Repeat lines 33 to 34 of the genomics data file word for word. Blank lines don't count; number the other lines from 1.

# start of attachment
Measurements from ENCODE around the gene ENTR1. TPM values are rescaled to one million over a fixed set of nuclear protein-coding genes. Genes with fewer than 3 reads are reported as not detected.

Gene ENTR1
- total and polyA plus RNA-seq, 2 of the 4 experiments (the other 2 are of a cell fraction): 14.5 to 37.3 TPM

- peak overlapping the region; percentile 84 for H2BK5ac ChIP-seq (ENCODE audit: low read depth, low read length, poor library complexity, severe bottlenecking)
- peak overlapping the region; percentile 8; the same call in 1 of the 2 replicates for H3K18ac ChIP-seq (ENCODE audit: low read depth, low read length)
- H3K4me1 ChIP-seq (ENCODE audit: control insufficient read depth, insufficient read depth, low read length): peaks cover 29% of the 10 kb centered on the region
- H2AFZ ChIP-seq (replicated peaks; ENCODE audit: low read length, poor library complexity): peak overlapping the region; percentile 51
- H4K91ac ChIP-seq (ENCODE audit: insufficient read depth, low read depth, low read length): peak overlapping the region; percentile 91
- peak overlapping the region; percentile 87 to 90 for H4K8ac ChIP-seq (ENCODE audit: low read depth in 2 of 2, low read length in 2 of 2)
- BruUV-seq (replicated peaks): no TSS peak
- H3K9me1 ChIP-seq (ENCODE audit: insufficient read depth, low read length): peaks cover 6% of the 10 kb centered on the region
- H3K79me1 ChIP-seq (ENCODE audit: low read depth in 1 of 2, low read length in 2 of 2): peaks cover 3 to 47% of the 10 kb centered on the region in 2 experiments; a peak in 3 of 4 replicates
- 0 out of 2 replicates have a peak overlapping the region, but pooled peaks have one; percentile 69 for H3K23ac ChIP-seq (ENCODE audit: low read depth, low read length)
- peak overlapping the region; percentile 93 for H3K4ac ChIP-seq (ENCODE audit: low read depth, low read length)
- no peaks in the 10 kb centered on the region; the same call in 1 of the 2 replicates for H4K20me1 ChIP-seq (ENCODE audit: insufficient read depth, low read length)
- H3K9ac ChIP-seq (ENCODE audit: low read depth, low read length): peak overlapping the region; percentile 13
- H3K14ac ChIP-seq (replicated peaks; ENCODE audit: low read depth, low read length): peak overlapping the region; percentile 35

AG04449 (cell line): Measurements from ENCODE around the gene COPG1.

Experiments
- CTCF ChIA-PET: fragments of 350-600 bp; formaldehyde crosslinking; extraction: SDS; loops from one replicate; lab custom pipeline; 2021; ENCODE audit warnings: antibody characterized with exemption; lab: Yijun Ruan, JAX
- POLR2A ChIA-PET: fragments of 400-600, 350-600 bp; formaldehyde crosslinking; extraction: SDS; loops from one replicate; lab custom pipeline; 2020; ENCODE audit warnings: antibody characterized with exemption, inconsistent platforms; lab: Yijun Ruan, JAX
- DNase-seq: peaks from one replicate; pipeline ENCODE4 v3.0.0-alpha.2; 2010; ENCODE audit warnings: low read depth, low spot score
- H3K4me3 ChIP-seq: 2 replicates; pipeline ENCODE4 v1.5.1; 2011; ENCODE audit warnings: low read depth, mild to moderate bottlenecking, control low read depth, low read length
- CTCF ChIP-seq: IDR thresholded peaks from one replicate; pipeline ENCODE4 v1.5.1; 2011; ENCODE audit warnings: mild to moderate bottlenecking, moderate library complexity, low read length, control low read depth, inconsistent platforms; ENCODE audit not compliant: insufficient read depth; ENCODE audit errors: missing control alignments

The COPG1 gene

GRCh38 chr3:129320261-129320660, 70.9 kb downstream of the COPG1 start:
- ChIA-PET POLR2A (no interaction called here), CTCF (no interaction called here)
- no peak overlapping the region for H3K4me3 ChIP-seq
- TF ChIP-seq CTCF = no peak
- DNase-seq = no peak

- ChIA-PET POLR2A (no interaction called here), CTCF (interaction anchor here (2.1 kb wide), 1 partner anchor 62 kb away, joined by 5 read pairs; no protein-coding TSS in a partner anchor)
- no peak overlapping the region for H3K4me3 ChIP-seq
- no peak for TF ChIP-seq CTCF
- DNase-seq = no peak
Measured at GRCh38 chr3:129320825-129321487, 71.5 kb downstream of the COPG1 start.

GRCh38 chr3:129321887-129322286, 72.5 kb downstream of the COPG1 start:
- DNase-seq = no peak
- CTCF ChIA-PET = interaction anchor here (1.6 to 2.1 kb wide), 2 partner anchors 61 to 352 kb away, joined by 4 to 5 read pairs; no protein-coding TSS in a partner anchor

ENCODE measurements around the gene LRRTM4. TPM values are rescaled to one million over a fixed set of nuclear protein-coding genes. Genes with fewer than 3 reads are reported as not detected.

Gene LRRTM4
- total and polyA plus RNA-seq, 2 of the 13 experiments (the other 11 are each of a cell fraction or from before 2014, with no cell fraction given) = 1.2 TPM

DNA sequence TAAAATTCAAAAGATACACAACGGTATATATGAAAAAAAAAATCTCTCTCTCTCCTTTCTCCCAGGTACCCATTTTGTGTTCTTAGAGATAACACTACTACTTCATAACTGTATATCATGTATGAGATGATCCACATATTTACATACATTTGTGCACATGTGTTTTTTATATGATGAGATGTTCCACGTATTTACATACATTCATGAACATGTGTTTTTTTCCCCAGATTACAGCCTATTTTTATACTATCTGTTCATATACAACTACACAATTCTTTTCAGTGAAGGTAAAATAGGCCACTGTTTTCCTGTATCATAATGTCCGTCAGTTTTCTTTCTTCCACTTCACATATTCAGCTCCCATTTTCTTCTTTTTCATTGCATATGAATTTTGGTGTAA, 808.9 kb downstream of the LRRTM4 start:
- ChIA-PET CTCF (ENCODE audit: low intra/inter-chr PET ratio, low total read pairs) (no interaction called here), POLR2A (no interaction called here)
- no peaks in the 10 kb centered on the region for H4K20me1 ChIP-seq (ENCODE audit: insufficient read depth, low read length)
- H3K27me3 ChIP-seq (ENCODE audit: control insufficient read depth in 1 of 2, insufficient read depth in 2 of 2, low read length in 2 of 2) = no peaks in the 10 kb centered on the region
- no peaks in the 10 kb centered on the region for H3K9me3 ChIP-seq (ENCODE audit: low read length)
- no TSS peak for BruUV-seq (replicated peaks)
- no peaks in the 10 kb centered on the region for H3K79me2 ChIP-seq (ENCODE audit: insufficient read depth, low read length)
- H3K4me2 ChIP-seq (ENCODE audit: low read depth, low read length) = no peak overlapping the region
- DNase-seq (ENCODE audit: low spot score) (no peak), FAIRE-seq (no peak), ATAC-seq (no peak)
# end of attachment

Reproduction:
- no peak for TF ChIP-seq CTCF
- DNase-seq = no peak